Australian real estate agents joke that the Sydney luxury housing market is now as hot as the Olympic flame, which is supposed to light up the sky over this city in 2000. Thanks to the advertising that the upcoming Summer Olympics made to Sydney and the low interest rates on loans, the activity in the market for the most expensive apartments is now many times higher than in previous years. Continue reading
By sending Sir Arthur Phillip and the first batch of convicts to explore Australia, the British government had little idea where these people were going. The only reliable information about the new southern land in 1787 could be considered the report of Captain James Cook, made by him, however, 18 years before the arrival of the first English fleet in Australia.
The brilliant discoverer described in detail everything that he managed to see on the amazing continent of Aborigines and kangaroos. The only drawback was that all of these descriptions concerned an exceptionally narrow strip of the east coast of the continent from present Sydney to a large barrier reef and Carpentaria Bay. Of course, Cook did not reach the interior of the mainland. After all, he was still a navigator, and did not have the opportunity to explore such a large land. In fairness, it should be noted that even if he tried to do this, he would most likely fail. Continue reading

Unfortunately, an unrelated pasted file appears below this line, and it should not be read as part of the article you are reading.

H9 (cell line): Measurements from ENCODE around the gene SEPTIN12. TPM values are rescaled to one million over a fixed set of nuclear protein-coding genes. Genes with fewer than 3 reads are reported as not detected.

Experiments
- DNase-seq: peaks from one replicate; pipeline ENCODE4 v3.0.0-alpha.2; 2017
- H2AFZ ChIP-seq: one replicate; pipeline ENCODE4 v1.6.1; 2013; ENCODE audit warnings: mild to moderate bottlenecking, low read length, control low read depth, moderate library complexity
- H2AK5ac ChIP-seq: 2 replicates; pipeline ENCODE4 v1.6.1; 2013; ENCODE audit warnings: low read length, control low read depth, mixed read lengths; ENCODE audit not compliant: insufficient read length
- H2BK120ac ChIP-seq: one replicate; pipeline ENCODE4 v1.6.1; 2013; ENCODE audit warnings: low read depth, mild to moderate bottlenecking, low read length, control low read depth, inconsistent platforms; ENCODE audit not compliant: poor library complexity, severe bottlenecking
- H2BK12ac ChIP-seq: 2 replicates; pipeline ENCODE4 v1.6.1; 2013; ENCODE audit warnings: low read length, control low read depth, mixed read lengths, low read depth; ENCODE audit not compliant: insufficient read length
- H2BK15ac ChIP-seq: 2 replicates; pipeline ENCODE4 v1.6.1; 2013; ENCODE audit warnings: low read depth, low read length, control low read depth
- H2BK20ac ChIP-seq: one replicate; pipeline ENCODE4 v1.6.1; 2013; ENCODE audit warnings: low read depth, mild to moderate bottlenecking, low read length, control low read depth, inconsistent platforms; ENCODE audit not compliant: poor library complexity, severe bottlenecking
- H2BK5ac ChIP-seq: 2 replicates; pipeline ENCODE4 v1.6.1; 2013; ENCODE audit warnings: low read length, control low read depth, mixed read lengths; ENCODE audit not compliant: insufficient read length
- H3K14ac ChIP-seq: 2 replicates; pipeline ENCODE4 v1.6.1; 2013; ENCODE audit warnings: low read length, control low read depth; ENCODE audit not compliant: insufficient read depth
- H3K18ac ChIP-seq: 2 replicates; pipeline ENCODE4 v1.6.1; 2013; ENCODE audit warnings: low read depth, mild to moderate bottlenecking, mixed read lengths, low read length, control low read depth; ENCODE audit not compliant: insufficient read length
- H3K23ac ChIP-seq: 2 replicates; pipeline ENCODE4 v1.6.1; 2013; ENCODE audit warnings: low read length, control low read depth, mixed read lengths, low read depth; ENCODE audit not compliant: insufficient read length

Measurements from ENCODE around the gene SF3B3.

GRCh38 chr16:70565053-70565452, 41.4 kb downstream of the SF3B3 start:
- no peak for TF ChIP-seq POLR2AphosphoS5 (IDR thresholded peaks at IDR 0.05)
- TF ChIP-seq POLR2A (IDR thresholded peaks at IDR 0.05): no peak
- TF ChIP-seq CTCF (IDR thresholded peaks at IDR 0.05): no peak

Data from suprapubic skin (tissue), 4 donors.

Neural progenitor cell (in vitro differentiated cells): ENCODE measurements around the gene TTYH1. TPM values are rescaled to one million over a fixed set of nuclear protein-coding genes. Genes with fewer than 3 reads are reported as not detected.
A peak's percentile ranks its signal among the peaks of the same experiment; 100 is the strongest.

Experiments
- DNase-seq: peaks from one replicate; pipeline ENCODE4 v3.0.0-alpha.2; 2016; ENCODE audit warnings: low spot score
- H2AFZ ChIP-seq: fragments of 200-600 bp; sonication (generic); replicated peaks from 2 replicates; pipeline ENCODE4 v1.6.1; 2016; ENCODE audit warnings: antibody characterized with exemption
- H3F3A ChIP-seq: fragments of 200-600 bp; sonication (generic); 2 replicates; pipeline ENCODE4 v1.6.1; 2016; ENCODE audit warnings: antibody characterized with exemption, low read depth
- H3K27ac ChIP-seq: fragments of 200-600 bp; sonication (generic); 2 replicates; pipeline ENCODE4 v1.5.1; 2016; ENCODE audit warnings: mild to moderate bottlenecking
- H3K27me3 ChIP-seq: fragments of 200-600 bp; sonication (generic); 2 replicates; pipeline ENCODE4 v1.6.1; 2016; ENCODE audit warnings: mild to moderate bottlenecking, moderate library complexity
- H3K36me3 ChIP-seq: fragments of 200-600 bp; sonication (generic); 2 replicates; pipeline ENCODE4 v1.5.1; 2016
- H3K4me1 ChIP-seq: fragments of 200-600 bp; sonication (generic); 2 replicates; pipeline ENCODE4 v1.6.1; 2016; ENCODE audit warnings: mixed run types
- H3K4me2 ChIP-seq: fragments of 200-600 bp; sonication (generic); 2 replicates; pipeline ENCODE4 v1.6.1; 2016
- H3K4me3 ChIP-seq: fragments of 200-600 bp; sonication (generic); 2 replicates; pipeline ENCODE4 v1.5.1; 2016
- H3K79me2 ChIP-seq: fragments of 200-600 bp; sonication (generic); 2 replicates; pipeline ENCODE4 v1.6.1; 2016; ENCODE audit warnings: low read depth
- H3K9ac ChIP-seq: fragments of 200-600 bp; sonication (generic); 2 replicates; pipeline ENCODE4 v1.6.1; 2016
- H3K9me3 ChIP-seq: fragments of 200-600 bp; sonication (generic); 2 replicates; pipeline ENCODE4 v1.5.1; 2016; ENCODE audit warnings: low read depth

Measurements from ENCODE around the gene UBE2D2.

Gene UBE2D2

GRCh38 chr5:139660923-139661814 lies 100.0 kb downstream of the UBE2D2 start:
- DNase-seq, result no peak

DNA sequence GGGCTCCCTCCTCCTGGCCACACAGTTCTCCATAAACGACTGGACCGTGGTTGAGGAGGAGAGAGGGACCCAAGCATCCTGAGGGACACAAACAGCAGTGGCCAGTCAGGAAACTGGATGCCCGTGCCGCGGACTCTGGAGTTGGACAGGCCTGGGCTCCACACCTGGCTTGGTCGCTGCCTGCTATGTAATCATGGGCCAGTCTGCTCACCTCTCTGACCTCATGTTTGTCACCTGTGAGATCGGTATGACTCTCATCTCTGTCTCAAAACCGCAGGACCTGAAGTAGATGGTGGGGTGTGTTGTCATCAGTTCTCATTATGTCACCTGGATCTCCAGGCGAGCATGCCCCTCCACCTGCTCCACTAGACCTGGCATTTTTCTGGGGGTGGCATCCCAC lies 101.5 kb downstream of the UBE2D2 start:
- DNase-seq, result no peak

On April 29, 1770, the heavy and clumsy ship Endeavor anchored in the waters of a charming bay. Among the team of captain James Cook, who went in search of an unknown southern mainland, in other words, Australia, there was also a scientist – amateur botanist of the Royal Geographical Society Joseph Banks. He was so struck by the picture of dozens of plants that were unknown to science of the time that he had discovered that he persuaded Cook to rename the seemingly named bay. Since then, it has been called the Botanical, that is, Botany Bay.
It must be said that the expedition with so many scientists on board went to the expanses of the Pacific Ocean for the first time. In addition to Banks, on board the Endeavor were the Swedish naturalists Solander and Spering, two artists, their assistants – only 11 people. Continue reading